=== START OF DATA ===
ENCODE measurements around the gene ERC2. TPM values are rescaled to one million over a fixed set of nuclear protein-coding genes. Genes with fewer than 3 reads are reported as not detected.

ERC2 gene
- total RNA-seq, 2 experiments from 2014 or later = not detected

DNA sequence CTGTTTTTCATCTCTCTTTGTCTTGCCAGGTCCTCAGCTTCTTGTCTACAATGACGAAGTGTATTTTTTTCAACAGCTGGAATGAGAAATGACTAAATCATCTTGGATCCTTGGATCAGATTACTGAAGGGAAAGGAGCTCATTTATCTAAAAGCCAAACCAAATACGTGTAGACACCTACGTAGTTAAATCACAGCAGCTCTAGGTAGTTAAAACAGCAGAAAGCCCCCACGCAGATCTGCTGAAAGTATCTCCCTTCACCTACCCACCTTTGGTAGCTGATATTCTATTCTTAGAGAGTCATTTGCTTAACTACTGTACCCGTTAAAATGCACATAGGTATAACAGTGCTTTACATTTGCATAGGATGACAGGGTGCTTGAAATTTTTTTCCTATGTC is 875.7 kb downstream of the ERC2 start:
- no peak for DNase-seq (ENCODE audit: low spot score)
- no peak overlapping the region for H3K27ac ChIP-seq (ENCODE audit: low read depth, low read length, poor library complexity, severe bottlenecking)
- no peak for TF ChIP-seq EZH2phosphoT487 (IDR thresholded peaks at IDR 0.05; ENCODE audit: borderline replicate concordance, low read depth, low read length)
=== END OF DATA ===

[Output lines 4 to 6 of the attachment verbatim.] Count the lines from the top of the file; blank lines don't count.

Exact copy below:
DNA sequence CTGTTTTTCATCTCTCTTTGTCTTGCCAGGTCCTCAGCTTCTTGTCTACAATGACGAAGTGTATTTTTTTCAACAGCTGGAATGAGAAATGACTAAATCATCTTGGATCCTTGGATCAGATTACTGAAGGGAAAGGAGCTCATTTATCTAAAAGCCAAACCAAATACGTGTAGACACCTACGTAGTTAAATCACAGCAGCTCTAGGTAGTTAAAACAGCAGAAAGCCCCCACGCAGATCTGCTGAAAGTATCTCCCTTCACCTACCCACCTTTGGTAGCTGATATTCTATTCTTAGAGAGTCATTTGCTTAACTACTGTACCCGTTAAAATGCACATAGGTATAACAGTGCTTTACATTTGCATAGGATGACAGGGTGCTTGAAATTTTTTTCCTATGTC is 875.7 kb downstream of the ERC2 start:
- no peak for DNase-seq (ENCODE audit: low spot score)
- no peak overlapping the region for H3K27ac ChIP-seq (ENCODE audit: low read depth, low read length, poor library complexity, severe bottlenecking)